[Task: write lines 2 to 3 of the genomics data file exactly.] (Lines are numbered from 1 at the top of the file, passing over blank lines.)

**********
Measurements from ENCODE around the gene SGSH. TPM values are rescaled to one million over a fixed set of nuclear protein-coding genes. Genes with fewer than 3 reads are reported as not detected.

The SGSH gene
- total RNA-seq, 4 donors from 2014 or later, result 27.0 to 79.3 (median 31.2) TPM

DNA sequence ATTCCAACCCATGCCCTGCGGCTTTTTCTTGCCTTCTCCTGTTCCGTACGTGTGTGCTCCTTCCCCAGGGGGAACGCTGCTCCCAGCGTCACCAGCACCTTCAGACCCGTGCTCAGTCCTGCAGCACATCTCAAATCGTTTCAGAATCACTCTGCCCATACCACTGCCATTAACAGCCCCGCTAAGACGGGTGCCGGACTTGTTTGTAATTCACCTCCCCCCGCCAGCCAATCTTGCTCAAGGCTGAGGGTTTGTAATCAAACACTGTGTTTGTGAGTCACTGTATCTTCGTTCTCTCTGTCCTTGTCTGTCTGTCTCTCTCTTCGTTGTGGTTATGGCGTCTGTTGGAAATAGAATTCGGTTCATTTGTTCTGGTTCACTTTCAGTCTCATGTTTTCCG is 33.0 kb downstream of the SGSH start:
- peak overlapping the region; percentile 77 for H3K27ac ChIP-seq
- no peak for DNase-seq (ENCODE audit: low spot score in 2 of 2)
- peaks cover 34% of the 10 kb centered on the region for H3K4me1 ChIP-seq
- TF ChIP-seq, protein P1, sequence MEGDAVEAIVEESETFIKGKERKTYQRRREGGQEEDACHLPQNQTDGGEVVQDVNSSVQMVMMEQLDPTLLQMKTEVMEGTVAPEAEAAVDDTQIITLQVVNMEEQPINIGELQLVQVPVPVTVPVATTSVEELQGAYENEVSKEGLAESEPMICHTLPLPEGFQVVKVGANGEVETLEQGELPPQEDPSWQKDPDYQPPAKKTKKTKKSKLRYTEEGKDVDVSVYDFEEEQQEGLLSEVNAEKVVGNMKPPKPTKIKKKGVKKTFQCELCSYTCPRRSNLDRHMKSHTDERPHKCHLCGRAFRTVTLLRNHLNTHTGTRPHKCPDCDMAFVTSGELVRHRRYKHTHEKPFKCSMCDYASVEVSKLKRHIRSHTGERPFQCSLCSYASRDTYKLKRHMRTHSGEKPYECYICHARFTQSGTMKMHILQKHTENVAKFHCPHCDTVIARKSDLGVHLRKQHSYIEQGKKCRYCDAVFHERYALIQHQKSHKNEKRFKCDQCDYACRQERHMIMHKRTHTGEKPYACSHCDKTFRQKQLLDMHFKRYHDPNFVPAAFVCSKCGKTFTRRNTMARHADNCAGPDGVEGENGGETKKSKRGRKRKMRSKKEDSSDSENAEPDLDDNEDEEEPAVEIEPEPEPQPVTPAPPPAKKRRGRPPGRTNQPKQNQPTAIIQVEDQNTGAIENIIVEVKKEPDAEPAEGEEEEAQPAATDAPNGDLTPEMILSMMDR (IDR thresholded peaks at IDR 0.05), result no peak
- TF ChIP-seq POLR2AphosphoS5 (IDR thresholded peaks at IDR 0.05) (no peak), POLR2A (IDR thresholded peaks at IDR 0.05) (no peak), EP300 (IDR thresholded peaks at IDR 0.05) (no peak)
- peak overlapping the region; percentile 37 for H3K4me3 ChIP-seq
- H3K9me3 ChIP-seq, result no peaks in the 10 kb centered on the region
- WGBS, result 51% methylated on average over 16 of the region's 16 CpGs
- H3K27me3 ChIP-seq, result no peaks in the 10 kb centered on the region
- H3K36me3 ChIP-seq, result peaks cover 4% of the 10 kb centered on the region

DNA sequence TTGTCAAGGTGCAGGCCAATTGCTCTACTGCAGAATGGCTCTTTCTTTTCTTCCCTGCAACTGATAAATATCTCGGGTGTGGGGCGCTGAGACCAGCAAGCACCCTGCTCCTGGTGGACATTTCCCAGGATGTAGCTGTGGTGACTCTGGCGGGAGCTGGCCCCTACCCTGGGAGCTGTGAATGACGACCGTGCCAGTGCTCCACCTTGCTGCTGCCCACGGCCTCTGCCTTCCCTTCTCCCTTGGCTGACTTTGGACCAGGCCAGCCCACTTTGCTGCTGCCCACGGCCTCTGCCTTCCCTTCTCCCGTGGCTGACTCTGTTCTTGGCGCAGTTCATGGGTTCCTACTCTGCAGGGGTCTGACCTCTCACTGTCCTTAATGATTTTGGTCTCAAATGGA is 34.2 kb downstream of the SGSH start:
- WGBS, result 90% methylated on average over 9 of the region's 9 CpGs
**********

The SGSH gene
- total RNA-seq, 4 donors from 2014 or later, result 27.0 to 79.3 (median 31.2) TPM